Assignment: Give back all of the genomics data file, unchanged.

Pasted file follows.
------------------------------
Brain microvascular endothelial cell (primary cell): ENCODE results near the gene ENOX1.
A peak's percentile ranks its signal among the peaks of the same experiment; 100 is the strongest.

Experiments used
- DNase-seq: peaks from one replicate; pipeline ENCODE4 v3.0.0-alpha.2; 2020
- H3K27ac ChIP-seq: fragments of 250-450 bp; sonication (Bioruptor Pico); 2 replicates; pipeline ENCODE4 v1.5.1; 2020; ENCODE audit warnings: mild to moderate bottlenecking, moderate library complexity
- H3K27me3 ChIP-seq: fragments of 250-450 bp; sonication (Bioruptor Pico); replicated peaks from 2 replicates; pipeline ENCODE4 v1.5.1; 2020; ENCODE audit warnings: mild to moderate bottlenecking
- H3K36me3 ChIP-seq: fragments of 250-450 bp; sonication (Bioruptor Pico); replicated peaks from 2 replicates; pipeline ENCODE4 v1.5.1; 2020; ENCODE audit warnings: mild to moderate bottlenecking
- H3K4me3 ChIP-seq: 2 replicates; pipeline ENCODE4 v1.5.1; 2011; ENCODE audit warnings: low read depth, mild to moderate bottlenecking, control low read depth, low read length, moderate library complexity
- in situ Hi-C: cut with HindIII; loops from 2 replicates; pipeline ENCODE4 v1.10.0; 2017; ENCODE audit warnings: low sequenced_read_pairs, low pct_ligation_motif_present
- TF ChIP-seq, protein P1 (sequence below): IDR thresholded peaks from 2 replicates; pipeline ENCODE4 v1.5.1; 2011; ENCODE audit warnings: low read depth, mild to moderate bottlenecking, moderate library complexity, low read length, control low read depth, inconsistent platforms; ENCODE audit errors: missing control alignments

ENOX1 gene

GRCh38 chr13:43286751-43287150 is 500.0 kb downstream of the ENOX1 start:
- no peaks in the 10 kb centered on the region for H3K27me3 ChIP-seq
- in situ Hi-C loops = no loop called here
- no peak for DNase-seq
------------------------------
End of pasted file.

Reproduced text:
Brain microvascular endothelial cell (primary cell): ENCODE results near the gene ENOX1.
A peak's percentile ranks its signal among the peaks of the same experiment; 100 is the strongest.

Experiments used
- DNase-seq: peaks from one replicate; pipeline ENCODE4 v3.0.0-alpha.2; 2020
- H3K27ac ChIP-seq: fragments of 250-450 bp; sonication (Bioruptor Pico); 2 replicates; pipeline ENCODE4 v1.5.1; 2020; ENCODE audit warnings: mild to moderate bottlenecking, moderate library complexity
- H3K27me3 ChIP-seq: fragments of 250-450 bp; sonication (Bioruptor Pico); replicated peaks from 2 replicates; pipeline ENCODE4 v1.5.1; 2020; ENCODE audit warnings: mild to moderate bottlenecking
- H3K36me3 ChIP-seq: fragments of 250-450 bp; sonication (Bioruptor Pico); replicated peaks from 2 replicates; pipeline ENCODE4 v1.5.1; 2020; ENCODE audit warnings: mild to moderate bottlenecking
- H3K4me3 ChIP-seq: 2 replicates; pipeline ENCODE4 v1.5.1; 2011; ENCODE audit warnings: low read depth, mild to moderate bottlenecking, control low read depth, low read length, moderate library complexity
- in situ Hi-C: cut with HindIII; loops from 2 replicates; pipeline ENCODE4 v1.10.0; 2017; ENCODE audit warnings: low sequenced_read_pairs, low pct_ligation_motif_present
- TF ChIP-seq, protein P1 (sequence below): IDR thresholded peaks from 2 replicates; pipeline ENCODE4 v1.5.1; 2011; ENCODE audit warnings: low read depth, mild to moderate bottlenecking, moderate library complexity, low read length, control low read depth, inconsistent platforms; ENCODE audit errors: missing control alignments

ENOX1 gene

GRCh38 chr13:43286751-43287150 is 500.0 kb downstream of the ENOX1 start:
- no peaks in the 10 kb centered on the region for H3K27me3 ChIP-seq
- in situ Hi-C loops = no loop called here
- no peak for DNase-seq